NFL players visit U.S. troops in the Persian Gulf

Four NFL players are currently visiting US troops in the Persian Gulf. The players are Cardinals receiver Larry Fitzgerald, Vikings defender Jared Allen, Rams linebacker Will Witherspoon and Giants linebacker Danny Clark. They will meet with troops throughout the Persian Gulf region this week, continuing a tradition established by the NFL over 40 years ago. The progaram was developed in 1966 with several players visiting U.S. troops in Vietnam and the Persian Gulf.

Two more players probably should have gone on the trip – Jay Cutler and Brandon Marshall. Seeing our soldiers serving in their life and death commitment to their country might have gone a long way to creating a sense of balance and responsibility that appears to be lacking in the current makeup of each player.

When Marshall can’t walk away from an argument that has gone public and Cutler is unable to recognize that he is paid to play, not to dictate what the front offices around the league do in legitimate negotiations, even if those negotiations hurt his feelings, perhaps they should consider looking at what other people do in their professional life.
 
Being highly paid to play a children’s game at an incredibly high level is a privilege, but ti's not a right. The NFL players are paid very well for that skill, and that’s as it should be. They are very talented entertainers. But they are both (Cutler and Marshall) employees, and the organizations, the NFL proper and the individual team, that they work for have both standards of conduct and systems of negotiation. Those are in accordance with the NFL charter and the agreements of the NFL Players Association.
 
Marshall continues to require counseling and may be seeing a substantial suspension. He easily loses sight of his own life responsibilities and obligations and may be dangerous to his own well being in the sense that he is headed for a level of professional trouble that could end his career a la Pacman Jones.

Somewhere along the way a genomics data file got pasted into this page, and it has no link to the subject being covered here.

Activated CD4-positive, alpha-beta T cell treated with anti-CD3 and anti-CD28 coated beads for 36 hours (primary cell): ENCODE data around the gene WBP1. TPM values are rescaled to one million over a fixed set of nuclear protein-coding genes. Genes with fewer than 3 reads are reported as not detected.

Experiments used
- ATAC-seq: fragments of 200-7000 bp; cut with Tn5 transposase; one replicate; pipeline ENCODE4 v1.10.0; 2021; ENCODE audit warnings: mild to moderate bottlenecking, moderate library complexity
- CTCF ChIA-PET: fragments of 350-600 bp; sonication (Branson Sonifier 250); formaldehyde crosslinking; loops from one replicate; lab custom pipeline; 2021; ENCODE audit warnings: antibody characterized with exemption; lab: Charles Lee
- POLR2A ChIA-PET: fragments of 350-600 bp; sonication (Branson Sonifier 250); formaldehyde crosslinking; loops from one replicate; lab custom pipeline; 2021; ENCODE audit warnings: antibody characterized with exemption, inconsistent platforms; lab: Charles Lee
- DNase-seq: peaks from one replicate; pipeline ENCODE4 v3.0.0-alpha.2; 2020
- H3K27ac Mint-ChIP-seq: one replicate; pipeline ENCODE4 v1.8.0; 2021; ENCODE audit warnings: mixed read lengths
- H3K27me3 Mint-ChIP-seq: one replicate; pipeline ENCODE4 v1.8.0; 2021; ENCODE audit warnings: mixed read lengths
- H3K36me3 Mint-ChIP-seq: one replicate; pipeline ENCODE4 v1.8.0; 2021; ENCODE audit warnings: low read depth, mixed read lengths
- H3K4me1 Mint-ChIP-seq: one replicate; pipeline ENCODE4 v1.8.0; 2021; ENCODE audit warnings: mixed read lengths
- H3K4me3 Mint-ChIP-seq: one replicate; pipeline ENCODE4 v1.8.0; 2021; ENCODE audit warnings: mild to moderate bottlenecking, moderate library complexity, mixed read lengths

As for Cutler, can any of us imagine the following conversation?
 
“Jack, I’d like you to come into my office and talk about the problems between us that have come up.”
 
“No, boss, I don’t feel like it. My feelings are hurt, and I refuse to have a polite conversation regarding it. I’m going to make my unhappiness known around the company and the profession, too.”
 
Right? You would be fired, and for good reason. Cutler is under contract, very talented, and the Broncos will not fire him, but if he continues in this vein he may have to be traded. Regardless of whether McDaniels behaved reasonably (perhaps not) and whether or not he has been accurate in his statements (probably not, but I wasn’t there) he is the head coach of the team and Jay works for him.
 
I appreciate the contributions of both players, want the best for them and hope that they resolve their presonal issues. Yet these behaviors smack of NFL prima donna-hood in very big ways. Both individuals need to begin to recognize their roles in the professional community and accept the restrictions that this places on their personal lives.
 
Perhaps seeing the commitment of those who place their lives on the line in their professional lives would do both of them some good.
 
Originally posted at MHR

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